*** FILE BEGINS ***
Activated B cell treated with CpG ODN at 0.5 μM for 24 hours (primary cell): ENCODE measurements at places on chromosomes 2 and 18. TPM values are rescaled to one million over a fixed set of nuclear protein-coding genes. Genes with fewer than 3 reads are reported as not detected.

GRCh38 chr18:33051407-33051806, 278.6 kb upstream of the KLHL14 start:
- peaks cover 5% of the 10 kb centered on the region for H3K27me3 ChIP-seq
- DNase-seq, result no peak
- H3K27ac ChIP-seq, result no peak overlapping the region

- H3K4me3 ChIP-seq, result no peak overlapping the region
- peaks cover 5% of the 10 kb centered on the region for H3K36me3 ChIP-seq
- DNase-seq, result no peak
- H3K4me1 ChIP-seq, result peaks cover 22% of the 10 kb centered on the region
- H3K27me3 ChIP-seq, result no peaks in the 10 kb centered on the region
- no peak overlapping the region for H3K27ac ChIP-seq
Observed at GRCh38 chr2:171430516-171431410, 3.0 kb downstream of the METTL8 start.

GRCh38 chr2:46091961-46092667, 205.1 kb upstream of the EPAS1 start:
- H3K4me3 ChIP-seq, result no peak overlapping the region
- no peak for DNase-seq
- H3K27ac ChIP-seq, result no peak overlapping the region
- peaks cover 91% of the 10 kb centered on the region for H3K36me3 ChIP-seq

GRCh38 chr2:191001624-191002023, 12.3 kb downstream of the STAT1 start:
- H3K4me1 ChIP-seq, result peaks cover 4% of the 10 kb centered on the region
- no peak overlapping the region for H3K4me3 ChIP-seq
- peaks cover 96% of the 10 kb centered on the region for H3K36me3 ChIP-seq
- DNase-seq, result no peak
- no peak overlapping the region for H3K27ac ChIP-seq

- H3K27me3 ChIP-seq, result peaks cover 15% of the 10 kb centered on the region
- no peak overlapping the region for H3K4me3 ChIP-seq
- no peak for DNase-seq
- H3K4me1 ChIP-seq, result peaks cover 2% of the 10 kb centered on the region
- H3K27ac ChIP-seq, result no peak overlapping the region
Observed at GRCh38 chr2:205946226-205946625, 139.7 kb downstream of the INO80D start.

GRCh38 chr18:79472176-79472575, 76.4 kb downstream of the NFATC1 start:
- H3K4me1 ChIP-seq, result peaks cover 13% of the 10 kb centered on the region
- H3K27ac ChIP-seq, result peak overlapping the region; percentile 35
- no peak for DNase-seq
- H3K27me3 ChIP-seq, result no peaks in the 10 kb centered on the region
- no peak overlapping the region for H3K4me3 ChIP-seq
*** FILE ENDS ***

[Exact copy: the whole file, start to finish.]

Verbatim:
Activated B cell treated with CpG ODN at 0.5 μM for 24 hours (primary cell): ENCODE measurements at places on chromosomes 2 and 18. TPM values are rescaled to one million over a fixed set of nuclear protein-coding genes. Genes with fewer than 3 reads are reported as not detected.

GRCh38 chr18:33051407-33051806, 278.6 kb upstream of the KLHL14 start:
- peaks cover 5% of the 10 kb centered on the region for H3K27me3 ChIP-seq
- DNase-seq, result no peak
- H3K27ac ChIP-seq, result no peak overlapping the region

- H3K4me3 ChIP-seq, result no peak overlapping the region
- peaks cover 5% of the 10 kb centered on the region for H3K36me3 ChIP-seq
- DNase-seq, result no peak
- H3K4me1 ChIP-seq, result peaks cover 22% of the 10 kb centered on the region
- H3K27me3 ChIP-seq, result no peaks in the 10 kb centered on the region
- no peak overlapping the region for H3K27ac ChIP-seq
Observed at GRCh38 chr2:171430516-171431410, 3.0 kb downstream of the METTL8 start.

GRCh38 chr2:46091961-46092667, 205.1 kb upstream of the EPAS1 start:
- H3K4me3 ChIP-seq, result no peak overlapping the region
- no peak for DNase-seq
- H3K27ac ChIP-seq, result no peak overlapping the region
- peaks cover 91% of the 10 kb centered on the region for H3K36me3 ChIP-seq

GRCh38 chr2:191001624-191002023, 12.3 kb downstream of the STAT1 start:
- H3K4me1 ChIP-seq, result peaks cover 4% of the 10 kb centered on the region
- no peak overlapping the region for H3K4me3 ChIP-seq
- peaks cover 96% of the 10 kb centered on the region for H3K36me3 ChIP-seq
- DNase-seq, result no peak
- no peak overlapping the region for H3K27ac ChIP-seq

- H3K27me3 ChIP-seq, result peaks cover 15% of the 10 kb centered on the region
- no peak overlapping the region for H3K4me3 ChIP-seq
- no peak for DNase-seq
- H3K4me1 ChIP-seq, result peaks cover 2% of the 10 kb centered on the region
- H3K27ac ChIP-seq, result no peak overlapping the region
Observed at GRCh38 chr2:205946226-205946625, 139.7 kb downstream of the INO80D start.

GRCh38 chr18:79472176-79472575, 76.4 kb downstream of the NFATC1 start:
- H3K4me1 ChIP-seq, result peaks cover 13% of the 10 kb centered on the region
- H3K27ac ChIP-seq, result peak overlapping the region; percentile 35
- no peak for DNase-seq
- H3K27me3 ChIP-seq, result no peaks in the 10 kb centered on the region
- no peak overlapping the region for H3K4me3 ChIP-seq